26 Jan 2012
"Everybody does fusion, illusion and confusion. We collaborate," says Kathak maestro Pandit Chitresh Das about his performance with Tap dancer Jason Samuels Smith. Dhara Vora chats up with the two dancers, on the occasion of the collaborative piece Fastest Feet in Rhythm
When did work on this collaboration begin?
Panditji: It didn't happen all of a sudden. I was a teenager and used to see all these Jazz greats. I had a very strong desire to dance to it. Once in the middle of the night I was watching the Nicholas Brothers. I just sat up mesmerised. I wanted to dance with another form of art and not compete with it. And then, by the divine grace of god we met at the American Dance Festival in 2004.
Smith: Tap dancing is the culture and history of America. Getting involved with Kathak, I realised that it has a lot in common with tap dancing. They even have the same problem of not being very popular with the youth. We weren't slated to dance together at the festival, but we encountered each other backstage. While I was practising, I heard the same rhythm of my steps being repeated by someone else but the sound was different. I wanted to know who was doing it. I wanted to join this rhythmic composition and towards the last show of the festival we got a chance to dance together. That was the beginning of our collaboration.
Panditji: My wife, Celine too played a part. She was the one who said, "Watch out for him." It's all about Riyaz and Mehnat (practise and hardwork) and you need to put in a lot of blood, love and tears. Smith once danced to the Mridangam and he did a great job.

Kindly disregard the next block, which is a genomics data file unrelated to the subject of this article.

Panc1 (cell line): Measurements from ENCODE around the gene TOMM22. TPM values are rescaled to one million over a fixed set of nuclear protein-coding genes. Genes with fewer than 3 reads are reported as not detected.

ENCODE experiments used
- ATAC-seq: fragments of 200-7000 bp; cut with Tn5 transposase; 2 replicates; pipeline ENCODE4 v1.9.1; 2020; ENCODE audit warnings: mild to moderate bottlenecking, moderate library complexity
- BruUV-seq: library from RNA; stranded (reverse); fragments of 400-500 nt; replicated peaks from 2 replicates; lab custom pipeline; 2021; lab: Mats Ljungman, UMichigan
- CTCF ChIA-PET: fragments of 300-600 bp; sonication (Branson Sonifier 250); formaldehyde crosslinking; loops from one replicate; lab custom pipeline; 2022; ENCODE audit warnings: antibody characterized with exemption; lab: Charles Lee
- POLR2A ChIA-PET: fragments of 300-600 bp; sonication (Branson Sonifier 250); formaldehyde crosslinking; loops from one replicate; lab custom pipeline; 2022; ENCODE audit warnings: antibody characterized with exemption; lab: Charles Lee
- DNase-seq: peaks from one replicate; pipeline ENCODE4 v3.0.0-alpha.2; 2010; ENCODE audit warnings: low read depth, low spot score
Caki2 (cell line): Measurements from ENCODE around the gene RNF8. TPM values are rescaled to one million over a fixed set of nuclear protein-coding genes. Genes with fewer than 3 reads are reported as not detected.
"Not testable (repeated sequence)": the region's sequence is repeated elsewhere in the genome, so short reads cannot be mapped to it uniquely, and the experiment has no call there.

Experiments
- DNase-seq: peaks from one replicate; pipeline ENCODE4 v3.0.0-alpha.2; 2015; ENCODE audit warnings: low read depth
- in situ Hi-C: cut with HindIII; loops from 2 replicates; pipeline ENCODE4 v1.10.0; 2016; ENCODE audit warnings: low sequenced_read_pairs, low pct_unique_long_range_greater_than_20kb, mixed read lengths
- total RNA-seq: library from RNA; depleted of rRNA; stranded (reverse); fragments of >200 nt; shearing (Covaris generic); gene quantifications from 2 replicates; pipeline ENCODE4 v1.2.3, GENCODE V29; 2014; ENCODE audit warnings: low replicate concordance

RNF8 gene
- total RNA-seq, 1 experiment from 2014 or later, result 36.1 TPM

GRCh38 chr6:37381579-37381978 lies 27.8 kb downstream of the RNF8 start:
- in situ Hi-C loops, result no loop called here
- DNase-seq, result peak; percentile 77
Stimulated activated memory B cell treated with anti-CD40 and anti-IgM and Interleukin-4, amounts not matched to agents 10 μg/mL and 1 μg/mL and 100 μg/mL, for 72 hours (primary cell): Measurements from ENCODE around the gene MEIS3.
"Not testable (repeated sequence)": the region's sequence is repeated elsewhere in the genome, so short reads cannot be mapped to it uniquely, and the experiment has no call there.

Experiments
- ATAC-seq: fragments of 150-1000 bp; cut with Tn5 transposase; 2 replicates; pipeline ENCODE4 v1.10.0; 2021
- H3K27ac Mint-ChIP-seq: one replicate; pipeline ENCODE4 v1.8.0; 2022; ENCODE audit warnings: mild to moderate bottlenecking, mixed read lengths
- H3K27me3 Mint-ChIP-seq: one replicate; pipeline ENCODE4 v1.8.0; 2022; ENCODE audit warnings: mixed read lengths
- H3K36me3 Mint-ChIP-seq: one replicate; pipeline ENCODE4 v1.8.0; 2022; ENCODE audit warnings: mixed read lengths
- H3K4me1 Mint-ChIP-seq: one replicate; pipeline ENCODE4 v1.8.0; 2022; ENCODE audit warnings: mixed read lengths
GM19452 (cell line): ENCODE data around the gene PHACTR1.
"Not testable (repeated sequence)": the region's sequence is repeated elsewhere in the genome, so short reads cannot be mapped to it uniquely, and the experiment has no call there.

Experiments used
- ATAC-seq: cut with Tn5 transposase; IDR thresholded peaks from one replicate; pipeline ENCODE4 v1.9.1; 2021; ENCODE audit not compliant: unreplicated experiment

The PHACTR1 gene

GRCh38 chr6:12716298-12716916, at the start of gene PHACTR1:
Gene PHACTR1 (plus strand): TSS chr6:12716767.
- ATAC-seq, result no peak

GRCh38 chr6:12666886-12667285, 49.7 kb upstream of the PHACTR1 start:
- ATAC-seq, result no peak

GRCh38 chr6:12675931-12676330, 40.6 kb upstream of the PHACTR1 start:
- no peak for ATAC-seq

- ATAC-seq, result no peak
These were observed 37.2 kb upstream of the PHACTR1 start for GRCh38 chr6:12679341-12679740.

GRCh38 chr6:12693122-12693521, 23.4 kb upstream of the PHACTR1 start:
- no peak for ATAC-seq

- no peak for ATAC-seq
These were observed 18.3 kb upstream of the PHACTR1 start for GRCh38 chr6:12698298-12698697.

Kathak dancer Pandit Chitresh Das and Tap dancer Jason
Samuels Smith doing an impromptu performance
How have your Riyaz sessions been so far?
Smith: We start with nothing. It's like a conversation. Once it starts we get a rhythm.
Panditji: Upaj is the word. It's all about improvisation. (And while saying this they break into an impromptu performance explaining how they need each other's rhythm). Though there is a main structure, we look into each other's eyes and we know what to do. Learning is like a journey from Karela to Rasmalai. It's difficult in the beginning, but when you finally get it the beat, dance and your mind become one; it is spiritual.
We heard that you also include Rap in your performances. How does that work in the big picture?
Smith: I used to rap since I was 13. Rapping was a like an expression for the oppressed community. I am an old school guy, when it was all about break-dancing on the street and rapping. It's very commercial now. Hip Hop has become dance music and I feel people will soon get bored of it. It's similar to some of the recent Bollywood music I have heard. I am sure there is better stuff as well but mostly the lyrics don't have any meaning. It's just like dancing at high energies throughout the song. There is no build-up.
Panditji: Like with the Black community over there, we have had the same struggle in India with the British. We thought of including rapping as an expression of his culture and our dance. It's like a conversation between two cultures.
What have you learnt from each other?
Panditji: I've learnt to keep on learning and accept every challenge. It keeps the fire in me alive.